Conference covers community issues

Calvin students and staff members joined with national leaders at the Christian Community Development Association (CCDA) conference, held this weekend in Detroit. Over three thousand attendees gathered to hear speakers, practitioners and community leaders share their experiences and insights.

As an intern with the CCDA, junior Noah Schumerth helped plan the conference over the summer and served as production management during the event itself. After collaborating with CCDA members from across the country for months, Schumerth enjoyed seeing the results of his work this weekend.  

“Even though I worked a ton, it was really neat to think about all the attendees and messages,” he said.

The conference offered workshops and lectures, as well as “Go and See” timeslots, where community development practitioners introduced attendees to the work happening in local neighborhoods. At places like Church of the Messiah Ministries, they could see the association’s 3 key principles relocation, redistribution and reconciliation  in action.

Schumerth appreciated this emphasis on locally-rooted ministry.

“It’s really the Spirit of God embodied, really lived out every day, not just in rhetoric, but in action.”

Associate Chaplain Joella Ranaivoson also attributed the conference’s vibrancy to the Holy Spirit’s working.

“The Holy Spirit marvelously used [the speakers] to convict and humble us and move us to repentance and confession,” she said.

Ranaivoson cited the morning and evening worship sessions, led by men and women of color, as a highlight. The musicians and dancers prepared attendees for the plenary lectures, which brought insights and challenges from sources including Seattle pastor Gail Song Bantum, Catholic sister Simone Campbell, civil rights leader John M. Perkins and immigration advocate Ali Noorani.

Ranaivoson also expressed gratitude for the words of Rev. Dr. Michael Waters and Michelle Higgins, both leaders in Christian work against racial oppression. Waters, a Dallas-based minister and activist, challenged his listeners to fight oppression while never forgetting to anticipate Christ’s return.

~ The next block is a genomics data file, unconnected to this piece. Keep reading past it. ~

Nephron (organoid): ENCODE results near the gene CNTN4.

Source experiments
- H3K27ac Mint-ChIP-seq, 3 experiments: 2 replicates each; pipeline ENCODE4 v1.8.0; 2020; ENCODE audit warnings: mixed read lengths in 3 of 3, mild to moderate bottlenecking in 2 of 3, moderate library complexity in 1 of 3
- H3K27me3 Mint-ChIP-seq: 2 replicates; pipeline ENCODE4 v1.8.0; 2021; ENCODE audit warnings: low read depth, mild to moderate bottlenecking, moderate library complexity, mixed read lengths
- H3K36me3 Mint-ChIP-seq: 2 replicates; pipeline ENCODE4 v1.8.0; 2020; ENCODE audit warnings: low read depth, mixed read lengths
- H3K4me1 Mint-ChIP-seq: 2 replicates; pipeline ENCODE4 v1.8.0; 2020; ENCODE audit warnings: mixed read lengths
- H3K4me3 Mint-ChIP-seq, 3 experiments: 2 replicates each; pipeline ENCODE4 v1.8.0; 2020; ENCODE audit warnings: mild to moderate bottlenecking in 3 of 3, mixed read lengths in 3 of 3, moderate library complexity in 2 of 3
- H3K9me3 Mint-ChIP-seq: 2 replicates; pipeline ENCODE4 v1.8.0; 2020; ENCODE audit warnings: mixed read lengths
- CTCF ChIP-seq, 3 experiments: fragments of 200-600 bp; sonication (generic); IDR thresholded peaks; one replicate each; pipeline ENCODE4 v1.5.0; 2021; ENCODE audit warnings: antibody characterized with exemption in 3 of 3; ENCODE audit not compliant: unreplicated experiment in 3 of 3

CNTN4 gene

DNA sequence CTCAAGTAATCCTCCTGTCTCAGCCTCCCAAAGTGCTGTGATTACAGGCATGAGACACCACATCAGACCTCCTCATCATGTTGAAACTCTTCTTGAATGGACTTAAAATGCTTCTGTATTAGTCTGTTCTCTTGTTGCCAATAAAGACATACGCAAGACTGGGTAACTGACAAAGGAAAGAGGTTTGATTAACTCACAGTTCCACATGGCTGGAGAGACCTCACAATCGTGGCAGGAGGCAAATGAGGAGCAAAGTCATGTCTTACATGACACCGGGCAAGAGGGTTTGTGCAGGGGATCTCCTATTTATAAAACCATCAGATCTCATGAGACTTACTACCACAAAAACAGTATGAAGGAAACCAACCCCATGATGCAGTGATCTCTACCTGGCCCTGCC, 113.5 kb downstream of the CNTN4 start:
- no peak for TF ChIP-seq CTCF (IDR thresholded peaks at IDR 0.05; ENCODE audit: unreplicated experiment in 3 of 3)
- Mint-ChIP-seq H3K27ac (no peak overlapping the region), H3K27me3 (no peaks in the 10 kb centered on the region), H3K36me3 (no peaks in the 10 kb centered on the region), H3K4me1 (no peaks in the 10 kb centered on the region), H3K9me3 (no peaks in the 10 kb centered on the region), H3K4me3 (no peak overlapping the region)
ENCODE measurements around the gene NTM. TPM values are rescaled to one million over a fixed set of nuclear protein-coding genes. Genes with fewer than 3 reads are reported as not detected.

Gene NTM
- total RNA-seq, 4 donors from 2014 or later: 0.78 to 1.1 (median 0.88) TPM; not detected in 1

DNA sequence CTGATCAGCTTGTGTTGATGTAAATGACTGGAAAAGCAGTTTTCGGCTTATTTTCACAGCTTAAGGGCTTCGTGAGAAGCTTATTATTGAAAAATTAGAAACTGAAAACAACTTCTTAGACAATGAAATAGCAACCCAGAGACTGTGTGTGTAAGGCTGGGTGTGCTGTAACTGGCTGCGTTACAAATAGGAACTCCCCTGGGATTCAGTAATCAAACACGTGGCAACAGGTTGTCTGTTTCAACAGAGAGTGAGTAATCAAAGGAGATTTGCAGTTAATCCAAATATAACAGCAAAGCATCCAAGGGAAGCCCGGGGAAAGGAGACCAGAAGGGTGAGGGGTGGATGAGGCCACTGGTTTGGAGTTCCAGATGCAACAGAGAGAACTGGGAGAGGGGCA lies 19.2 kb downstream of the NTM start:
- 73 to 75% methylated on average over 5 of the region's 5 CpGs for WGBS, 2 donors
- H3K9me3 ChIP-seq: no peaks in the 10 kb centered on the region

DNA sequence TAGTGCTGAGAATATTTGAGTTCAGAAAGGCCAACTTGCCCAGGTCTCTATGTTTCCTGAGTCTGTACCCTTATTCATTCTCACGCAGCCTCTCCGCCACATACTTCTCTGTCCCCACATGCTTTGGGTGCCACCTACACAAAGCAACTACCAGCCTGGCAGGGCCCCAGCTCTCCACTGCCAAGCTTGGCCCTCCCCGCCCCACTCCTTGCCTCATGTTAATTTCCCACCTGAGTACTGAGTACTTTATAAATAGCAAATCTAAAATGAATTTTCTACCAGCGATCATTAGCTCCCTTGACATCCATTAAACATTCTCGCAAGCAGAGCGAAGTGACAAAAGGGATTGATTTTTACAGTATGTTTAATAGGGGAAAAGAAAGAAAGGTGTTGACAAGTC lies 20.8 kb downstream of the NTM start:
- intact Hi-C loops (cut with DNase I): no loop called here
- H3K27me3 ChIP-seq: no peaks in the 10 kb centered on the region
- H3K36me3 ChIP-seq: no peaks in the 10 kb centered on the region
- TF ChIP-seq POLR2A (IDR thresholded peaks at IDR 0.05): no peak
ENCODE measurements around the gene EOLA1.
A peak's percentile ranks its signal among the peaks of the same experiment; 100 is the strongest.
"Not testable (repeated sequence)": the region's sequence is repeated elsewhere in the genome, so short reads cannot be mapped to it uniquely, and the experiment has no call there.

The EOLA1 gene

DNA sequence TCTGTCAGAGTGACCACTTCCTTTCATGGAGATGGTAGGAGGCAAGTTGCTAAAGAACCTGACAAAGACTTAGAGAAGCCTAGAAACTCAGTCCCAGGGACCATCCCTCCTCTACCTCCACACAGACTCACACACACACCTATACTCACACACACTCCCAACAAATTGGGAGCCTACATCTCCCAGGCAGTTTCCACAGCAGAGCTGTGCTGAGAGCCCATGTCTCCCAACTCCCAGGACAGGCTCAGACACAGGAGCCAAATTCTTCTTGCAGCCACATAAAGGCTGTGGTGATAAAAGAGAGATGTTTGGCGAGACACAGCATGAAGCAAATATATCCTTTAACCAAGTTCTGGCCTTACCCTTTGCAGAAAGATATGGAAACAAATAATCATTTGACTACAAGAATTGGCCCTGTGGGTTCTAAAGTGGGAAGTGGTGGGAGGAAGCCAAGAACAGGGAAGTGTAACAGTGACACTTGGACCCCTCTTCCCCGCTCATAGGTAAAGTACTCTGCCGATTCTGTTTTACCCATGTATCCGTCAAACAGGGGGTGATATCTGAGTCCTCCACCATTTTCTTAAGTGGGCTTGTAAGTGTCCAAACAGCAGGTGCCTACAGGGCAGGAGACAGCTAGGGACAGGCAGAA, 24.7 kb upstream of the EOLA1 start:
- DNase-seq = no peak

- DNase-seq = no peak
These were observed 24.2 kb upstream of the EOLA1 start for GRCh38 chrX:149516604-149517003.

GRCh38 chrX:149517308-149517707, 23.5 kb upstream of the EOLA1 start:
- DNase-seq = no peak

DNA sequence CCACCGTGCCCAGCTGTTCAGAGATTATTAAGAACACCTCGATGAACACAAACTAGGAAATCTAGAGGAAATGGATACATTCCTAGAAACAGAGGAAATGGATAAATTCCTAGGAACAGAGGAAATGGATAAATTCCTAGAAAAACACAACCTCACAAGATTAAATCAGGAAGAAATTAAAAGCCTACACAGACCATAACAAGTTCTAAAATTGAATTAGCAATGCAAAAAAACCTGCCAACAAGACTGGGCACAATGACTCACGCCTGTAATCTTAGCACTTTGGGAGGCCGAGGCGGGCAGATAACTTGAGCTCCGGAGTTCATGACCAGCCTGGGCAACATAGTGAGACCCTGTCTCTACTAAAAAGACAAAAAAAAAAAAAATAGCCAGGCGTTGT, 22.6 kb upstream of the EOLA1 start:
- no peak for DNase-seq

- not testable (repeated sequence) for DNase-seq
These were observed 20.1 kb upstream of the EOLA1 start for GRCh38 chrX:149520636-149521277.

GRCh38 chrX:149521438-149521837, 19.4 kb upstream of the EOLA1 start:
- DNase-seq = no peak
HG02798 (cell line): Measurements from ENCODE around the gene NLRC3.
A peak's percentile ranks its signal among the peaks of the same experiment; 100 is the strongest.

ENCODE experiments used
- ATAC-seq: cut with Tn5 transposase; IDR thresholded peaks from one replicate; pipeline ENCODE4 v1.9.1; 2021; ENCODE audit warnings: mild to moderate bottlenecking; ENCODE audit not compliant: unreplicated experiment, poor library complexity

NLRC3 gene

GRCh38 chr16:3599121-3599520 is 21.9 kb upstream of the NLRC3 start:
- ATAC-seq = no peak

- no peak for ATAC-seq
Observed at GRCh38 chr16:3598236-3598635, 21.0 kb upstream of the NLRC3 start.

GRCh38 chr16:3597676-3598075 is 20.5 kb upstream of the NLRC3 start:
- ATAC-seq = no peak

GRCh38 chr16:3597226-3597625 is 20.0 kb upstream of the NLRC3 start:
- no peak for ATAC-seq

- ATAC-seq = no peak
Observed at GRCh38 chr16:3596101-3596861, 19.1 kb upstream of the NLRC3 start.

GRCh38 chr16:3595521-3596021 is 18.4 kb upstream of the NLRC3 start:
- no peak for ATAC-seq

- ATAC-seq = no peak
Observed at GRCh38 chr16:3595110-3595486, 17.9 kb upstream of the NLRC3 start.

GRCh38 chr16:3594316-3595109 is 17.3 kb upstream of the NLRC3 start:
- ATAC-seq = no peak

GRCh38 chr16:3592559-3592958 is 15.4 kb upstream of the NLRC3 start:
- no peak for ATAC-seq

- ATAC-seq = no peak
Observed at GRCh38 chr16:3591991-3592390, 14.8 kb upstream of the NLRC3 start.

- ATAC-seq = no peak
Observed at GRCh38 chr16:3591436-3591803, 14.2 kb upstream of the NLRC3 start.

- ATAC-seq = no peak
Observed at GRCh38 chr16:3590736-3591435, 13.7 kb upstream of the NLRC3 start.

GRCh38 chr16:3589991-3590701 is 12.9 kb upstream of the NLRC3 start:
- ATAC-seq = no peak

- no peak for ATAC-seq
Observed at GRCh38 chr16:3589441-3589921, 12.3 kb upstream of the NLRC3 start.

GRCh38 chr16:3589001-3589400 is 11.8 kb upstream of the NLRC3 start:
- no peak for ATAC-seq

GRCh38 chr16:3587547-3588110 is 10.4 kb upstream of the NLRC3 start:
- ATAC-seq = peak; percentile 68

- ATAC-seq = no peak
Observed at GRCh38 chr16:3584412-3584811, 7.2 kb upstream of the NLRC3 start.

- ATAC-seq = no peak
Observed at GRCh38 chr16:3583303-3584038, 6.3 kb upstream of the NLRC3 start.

“Hearing Rev. Waters was like listening to a young Dr. Martin Luther King, Jr.,” Ranaivoson said. “He has a powerful presence and conviction about him and the truths he was saying.”

Ranaivoson described St. Louis-based worship leader, activist and organizer Michelle Higgins as “fire.” As director of Faith for Justice (a Christian advocacy group) and co-chair of St. Louis Action (a multiracial activists group), Higgins connects faith communities to racial justice movements. She will speak on Oct. 13 in Calvin’s chapel at “Justice and the Mountain,” an event calling Christians to engage racial issues in light of the Beatitudes.

“She is a prophet who speaks the truth, and it cuts through our collective and individual self-deceptions,” Ranaivoson said. “And it hurts, but it’s healing to be disavowed of falsehoods.”

The event’s workshops allowed attendees to explore issues with a narrower focus, ranging in topic from mass incarceration to nonprofit grant navigation to urban evangelism. Schumerth, who attended an urban planning workshop entitled “The Cities We Need,” appreciated the conference’s inclusion of evangelism alongside other community issues.

“In terms of the church addressing social justice,” he said, “sometimes we forget about spiritual poverty.”

Though Calvin may not be one of the under-resourced communities the CCD serves, both Schumerth and Ranaivoson expressed a desire to bring the conference’s lessons into the college context. After a weekend hearing others who “remind” her of herself “in  bodies, their culture, their mannerisms, their way of worship,”  Ranaivoson explained her continuing desire to partner with those on the frontline of Christian community development.

We do hold considerable power [here at Calvin], positionally and culturally,” she said, “to encourage and challenge our community to keep leaning into being a place that seeks the flourishing of all our members, not just the majority, in the name of Jesus.”  

Schumerth appreciated the weekend’s practical focus, seeing it as an extension of the principles shaped in the college atmosphere.

“We do a really good job in college of teaching how to build a worldview,” said Schumerth. “But how do we go to making small steps happen every day? [Conferences like this] really do a good job of training people to do just that.”

Those interested in attending the 2018 conference, which will be held in Chicago, may contact Ranaivoson at [email protected].